15-21 January 1917

  • By Mark Sutcliffe
  • 20 Jan, 2017
Nicholas II at General Headquarters, Baranovichi
(photo State Archive of the Russian Federation)
15 January
Letter from the poet Nikolai Gumilyov to Larisa Reisner
My dear Lerichka,
You will of course be cross with me, I’m writing to you for the first time since I left, and have already received two wonderful letters from you. But on the very first day I got here I found myself in the trenches, firing a machine gun at the Germans as they fired back at me, and two weeks have gone by in this pursuit. Only the most fervent scribbler can write from the trenches: there are no chairs, the ceiling leaks, the table is inhabited by several huge rats that growl at you if you approach. And for entire days I’ve been lying in the snow looking at the stars and drawing a line between us in my head, tracing the outline of your face looking down at me from the heavens. It’s a delightful way to spend time. You must try it somehow … How I now regret those wasted years when I listened to ignorant critics and sought something sincere and heartfelt in my poems rather than practising rondeaus, rondels, lays, virelays and so on … I must act more like the cavalryman, with impudent daring, and believe, as in wartime, in my hussar happiness. And in any case I am happy, because the joy of creativity is mixed with the realisation that without my love for you I couldn’t hope to write such a thing even from this great distance.
I kiss your dear, dear little hands unceasingly,
Your Hafiz

The artist and architect Foma Railyan writes
The general atmosphere today is too depressing for creativity, too oppressive for the poet's soul ... All around is just barbarism and pandemonium, the past is destroyed, there is no present.'
(F. Railyan, 'On the influence of war on creativity', Petrogradaskii Listok )

16 January
Letter from Lenin in Geneva to the French-born revolutionary Inessa Armand
Dear Friend!
If Switzerland gets dragged into the war, the French will immediately occupy Geneva. So being in Geneva will mean being in France and having relations with Russia. Therefore I’m thinking of handing over to you the party funds (which you should keep in a little bag, sewn up, on your person, because the bank won’t issue money in wartime) … This is only planning, for the moment it’s between us.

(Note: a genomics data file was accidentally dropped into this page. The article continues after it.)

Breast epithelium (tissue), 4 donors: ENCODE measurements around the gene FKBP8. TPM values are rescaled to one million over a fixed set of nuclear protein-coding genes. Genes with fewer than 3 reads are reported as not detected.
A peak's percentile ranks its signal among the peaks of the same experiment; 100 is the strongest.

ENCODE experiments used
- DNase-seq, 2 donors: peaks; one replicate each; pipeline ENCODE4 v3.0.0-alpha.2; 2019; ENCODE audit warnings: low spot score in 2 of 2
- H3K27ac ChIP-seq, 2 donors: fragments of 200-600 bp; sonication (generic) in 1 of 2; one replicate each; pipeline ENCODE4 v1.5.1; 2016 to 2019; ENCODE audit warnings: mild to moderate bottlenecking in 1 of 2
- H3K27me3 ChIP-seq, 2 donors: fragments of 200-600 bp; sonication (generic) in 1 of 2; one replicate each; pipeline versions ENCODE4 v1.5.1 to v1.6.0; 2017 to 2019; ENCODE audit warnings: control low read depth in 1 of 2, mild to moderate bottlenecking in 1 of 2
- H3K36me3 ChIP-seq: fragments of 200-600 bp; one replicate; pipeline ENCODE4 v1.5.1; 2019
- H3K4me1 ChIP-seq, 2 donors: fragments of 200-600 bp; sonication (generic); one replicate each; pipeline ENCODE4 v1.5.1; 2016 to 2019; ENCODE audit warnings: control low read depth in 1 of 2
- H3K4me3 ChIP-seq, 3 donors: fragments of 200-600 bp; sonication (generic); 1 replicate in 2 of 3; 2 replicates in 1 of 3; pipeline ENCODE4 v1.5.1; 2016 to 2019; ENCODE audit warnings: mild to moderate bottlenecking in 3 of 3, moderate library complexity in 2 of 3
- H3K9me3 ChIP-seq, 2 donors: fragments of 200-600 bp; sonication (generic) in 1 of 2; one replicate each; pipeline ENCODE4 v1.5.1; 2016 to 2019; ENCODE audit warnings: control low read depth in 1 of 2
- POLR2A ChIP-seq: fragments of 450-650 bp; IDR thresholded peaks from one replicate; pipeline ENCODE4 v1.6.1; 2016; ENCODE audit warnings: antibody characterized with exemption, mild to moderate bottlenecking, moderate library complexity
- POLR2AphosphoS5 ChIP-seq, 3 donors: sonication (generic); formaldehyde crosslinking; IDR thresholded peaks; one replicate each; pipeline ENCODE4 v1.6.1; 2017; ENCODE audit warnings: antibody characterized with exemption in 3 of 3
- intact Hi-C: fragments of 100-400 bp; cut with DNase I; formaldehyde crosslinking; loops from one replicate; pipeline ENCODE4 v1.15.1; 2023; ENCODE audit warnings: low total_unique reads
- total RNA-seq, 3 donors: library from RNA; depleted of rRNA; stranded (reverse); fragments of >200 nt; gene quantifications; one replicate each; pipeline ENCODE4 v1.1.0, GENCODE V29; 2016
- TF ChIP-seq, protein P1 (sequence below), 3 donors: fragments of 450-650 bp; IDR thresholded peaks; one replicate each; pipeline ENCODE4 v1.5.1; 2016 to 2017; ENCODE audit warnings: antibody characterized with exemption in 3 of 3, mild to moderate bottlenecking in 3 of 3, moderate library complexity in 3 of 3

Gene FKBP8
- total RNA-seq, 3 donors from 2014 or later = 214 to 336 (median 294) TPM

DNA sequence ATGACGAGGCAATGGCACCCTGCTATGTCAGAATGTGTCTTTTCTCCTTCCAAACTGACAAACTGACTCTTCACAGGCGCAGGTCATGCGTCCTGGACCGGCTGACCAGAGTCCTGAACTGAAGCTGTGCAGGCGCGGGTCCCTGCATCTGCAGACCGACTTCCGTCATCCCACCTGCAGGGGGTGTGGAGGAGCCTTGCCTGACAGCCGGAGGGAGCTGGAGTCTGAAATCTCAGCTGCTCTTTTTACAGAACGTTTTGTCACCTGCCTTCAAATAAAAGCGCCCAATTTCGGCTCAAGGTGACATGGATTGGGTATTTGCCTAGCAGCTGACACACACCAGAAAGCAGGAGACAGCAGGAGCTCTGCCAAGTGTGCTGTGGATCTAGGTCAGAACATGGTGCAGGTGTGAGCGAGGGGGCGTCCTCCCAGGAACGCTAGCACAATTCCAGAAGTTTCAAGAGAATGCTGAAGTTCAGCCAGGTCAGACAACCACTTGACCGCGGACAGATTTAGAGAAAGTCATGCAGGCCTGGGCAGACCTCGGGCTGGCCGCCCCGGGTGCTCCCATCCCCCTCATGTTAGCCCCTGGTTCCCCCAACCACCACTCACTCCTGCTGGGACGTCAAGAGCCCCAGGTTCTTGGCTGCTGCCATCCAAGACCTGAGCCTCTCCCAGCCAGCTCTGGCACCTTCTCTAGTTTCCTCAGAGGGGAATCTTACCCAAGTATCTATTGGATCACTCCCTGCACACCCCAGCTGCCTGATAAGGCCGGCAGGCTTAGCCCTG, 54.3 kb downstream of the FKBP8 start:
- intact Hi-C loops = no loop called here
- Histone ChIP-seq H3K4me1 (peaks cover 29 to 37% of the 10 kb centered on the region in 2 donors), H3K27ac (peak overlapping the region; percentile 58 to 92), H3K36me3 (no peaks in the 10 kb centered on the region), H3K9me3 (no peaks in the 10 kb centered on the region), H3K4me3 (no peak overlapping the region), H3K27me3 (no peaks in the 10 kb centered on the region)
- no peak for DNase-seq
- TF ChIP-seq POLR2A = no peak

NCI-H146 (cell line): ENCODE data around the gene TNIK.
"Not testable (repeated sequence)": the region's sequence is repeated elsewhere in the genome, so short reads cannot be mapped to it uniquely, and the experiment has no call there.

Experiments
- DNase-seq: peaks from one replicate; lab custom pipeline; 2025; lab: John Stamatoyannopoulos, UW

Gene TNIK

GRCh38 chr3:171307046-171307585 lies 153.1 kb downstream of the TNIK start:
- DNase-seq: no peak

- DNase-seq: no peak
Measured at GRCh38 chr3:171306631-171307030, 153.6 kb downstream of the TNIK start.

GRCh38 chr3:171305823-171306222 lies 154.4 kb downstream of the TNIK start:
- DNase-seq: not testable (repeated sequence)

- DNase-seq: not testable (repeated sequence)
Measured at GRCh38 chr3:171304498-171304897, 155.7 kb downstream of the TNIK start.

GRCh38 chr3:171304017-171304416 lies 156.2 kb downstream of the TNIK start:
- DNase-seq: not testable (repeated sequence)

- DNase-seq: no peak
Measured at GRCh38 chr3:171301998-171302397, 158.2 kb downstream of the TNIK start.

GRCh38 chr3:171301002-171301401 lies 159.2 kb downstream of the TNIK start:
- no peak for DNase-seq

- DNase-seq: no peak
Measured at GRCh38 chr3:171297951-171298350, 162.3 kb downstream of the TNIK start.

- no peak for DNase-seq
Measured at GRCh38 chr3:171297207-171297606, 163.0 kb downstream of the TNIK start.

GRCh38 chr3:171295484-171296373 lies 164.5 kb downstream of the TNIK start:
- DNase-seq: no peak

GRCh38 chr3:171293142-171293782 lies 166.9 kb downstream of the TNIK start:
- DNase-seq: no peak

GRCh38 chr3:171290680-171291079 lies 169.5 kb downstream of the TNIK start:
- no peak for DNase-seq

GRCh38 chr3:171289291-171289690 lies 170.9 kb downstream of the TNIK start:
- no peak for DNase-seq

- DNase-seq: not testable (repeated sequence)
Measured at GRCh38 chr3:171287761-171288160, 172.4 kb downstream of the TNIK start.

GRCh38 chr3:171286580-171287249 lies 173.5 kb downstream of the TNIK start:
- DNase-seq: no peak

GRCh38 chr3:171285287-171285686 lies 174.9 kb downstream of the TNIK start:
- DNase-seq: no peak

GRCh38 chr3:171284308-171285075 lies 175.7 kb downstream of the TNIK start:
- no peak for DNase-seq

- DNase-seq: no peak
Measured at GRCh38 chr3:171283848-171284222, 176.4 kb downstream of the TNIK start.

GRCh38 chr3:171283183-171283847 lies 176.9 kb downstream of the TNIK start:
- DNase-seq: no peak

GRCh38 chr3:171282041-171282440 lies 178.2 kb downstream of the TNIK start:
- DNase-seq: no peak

I think that we’ll stay in Zurich, that war is unlikely.
Best wishes and handshake!
Your Lenin

18 January
Diary entry of James L. Houghteling, Jr, attaché at the American Embassy, Petrograd
There is no doubt that a revolution is coming. G- says that in the provinces it is regarded as certain, and that people think it will be very bloody. The Tsar's actions alone are enough to provoke a revolt. Last fall he put into office the pro-German Stürmer. The latter immediately attacked the Zemstvo Union as a detriment to the war, but his own Ministers of War and Marine, acting upon representations from Generals Alexeieff, Ruzsky, and Brusiloff, reported that they could not get along without the Union. This fiasco and Miliukoff's denunciation of Stürmer in the Duma, drove him from office, the first time popular opinion has been able to exert such strength. The Tsar is said to have asked for the recall of Sir George Buchanan, the British Ambassador, as an accomplice of Miliukoff, but to have met with a prompt refusal from Great Britain. Then Trepoff went in as a liberal, but the Tsar saddled him with Protopopoff, the worst reactionary of all, as Home Minister controlling the police and the press. While the Premier was expostulating and Nikolas vacillating, Rasputin was killed and the Tsar immediately grew stubborn, confirmed Protopopoff and forced Trepoff out. Now we have a nice old reactionary philanthropist as nominal head of ministry, with Protopopoff as the real government. The Duma has been adjourned and while it is scheduled to assemble on February 27th [14th], the wise ones say it will never meet. Meanwhile the throne has fewer adherents every day.
(James L. Houghteling, Jr,  A Diary of the Russian Revolution , New York 1918)

Diary entry of Alexander Benois, artist and critic
Dinner with the Nabokovs and some dismal, taciturn English military man (a Captain Mortimer, if I'm not mistaken). Tried to touch on the war but failed completely ... The Englishman kept quiet and just smoked his pipe, then muttered something lugubriously about the boches, who obviously should be annihilated to the last man. Elena Ivanovna [Nabokov] has a very sweet new dachshund, the successor to her grouchy old cat. Maybe the cat was more interesting but I have a soft spot for dachshunds.